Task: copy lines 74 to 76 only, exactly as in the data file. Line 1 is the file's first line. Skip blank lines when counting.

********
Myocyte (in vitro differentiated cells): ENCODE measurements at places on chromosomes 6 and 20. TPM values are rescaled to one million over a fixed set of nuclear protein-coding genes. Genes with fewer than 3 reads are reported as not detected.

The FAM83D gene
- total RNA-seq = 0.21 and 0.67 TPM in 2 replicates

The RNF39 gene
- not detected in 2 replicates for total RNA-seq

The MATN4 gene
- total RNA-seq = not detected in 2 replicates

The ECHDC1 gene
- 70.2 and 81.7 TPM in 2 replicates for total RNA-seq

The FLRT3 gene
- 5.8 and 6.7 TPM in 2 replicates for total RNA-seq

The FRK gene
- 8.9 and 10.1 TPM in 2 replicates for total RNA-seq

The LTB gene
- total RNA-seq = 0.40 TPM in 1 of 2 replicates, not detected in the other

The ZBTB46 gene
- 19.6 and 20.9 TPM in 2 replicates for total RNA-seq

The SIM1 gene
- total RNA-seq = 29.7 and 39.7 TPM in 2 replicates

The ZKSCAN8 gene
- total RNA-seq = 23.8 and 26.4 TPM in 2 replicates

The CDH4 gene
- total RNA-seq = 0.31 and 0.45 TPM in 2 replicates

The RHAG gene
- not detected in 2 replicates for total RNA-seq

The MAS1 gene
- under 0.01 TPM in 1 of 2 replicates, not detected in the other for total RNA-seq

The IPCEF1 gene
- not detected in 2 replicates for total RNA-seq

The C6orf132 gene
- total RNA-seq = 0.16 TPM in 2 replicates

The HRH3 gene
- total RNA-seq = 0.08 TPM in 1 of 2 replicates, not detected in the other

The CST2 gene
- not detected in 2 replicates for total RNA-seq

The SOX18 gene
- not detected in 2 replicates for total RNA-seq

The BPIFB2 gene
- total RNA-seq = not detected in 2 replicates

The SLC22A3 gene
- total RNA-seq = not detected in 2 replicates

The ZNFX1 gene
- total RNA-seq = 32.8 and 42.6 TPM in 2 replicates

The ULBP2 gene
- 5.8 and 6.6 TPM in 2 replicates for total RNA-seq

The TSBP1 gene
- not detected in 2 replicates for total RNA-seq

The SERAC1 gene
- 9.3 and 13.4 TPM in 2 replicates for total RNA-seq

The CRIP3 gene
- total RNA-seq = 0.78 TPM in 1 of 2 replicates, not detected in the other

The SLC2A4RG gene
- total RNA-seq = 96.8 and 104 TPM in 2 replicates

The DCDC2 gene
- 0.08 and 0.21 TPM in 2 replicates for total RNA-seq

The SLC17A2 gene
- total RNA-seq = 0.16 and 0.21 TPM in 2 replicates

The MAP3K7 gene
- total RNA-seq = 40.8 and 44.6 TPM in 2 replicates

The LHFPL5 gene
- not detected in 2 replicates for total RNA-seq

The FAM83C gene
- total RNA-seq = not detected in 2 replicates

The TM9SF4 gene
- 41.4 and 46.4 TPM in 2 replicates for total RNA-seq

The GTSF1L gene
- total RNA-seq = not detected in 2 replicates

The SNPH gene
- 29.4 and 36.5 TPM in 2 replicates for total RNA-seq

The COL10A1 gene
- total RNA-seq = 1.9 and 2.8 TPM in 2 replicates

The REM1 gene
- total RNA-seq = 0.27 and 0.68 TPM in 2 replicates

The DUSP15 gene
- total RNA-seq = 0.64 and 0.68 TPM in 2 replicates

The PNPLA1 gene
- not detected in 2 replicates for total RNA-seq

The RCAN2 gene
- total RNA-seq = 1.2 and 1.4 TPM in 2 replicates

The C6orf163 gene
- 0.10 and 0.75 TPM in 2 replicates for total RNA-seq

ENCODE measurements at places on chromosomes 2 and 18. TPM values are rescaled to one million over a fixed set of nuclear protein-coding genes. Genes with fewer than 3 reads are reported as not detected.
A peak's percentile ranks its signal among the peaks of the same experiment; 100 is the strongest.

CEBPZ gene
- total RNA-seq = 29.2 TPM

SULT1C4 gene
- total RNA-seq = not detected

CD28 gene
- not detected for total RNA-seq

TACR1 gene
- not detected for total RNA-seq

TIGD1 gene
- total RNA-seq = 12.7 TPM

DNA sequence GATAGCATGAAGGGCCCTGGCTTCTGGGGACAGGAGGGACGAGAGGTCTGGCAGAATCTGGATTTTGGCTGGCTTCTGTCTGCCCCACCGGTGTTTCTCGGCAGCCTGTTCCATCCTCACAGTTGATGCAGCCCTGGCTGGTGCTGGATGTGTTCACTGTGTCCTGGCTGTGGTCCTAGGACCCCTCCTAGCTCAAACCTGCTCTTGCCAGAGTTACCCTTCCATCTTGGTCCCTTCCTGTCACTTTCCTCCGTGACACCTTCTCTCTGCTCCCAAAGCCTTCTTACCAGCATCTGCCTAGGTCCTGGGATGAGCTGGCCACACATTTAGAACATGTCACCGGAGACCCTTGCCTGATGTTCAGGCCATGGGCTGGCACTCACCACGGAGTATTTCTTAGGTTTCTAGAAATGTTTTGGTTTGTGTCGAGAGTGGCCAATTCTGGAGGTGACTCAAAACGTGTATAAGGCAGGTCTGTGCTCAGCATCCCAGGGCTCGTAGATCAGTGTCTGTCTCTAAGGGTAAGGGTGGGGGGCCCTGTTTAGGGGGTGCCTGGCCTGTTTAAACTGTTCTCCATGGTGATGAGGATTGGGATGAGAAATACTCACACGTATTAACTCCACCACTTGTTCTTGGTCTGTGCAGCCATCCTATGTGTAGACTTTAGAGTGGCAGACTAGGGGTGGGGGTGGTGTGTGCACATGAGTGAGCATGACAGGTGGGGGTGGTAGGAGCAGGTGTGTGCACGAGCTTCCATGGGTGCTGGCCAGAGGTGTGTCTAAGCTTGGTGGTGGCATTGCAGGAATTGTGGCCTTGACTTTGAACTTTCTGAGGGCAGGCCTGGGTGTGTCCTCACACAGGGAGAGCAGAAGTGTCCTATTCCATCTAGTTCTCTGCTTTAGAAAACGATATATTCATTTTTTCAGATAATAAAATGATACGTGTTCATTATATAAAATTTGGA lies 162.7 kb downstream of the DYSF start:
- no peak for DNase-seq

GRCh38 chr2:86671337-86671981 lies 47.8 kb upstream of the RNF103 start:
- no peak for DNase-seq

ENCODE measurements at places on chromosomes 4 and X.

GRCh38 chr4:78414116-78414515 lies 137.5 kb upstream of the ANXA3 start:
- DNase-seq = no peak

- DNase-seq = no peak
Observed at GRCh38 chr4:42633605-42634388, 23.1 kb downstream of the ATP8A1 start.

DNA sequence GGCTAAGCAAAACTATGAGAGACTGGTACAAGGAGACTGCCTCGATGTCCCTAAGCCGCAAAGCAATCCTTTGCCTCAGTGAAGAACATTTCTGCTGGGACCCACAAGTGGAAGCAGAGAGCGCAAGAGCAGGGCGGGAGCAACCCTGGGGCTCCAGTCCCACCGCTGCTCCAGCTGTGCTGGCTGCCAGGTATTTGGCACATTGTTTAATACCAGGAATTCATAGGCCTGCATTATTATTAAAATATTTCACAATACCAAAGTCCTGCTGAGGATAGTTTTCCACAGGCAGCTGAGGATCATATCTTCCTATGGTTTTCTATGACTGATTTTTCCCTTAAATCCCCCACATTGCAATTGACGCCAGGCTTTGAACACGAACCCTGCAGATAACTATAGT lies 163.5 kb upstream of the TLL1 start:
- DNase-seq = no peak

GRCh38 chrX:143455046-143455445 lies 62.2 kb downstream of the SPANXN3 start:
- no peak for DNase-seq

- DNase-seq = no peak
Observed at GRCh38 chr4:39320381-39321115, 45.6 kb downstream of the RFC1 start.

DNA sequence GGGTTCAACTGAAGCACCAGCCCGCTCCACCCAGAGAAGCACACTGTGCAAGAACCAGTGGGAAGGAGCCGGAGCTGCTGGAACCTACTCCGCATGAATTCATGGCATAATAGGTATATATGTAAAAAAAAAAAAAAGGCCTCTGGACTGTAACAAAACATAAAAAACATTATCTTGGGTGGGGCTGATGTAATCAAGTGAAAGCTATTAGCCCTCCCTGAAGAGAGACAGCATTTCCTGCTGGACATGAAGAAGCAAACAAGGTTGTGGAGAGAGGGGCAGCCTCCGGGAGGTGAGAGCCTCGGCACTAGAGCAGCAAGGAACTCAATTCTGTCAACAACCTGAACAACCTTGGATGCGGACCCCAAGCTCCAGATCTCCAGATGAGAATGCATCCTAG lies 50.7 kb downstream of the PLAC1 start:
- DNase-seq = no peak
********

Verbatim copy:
The DUSP15 gene
- total RNA-seq = 0.64 and 0.68 TPM in 2 replicates

The PNPLA1 gene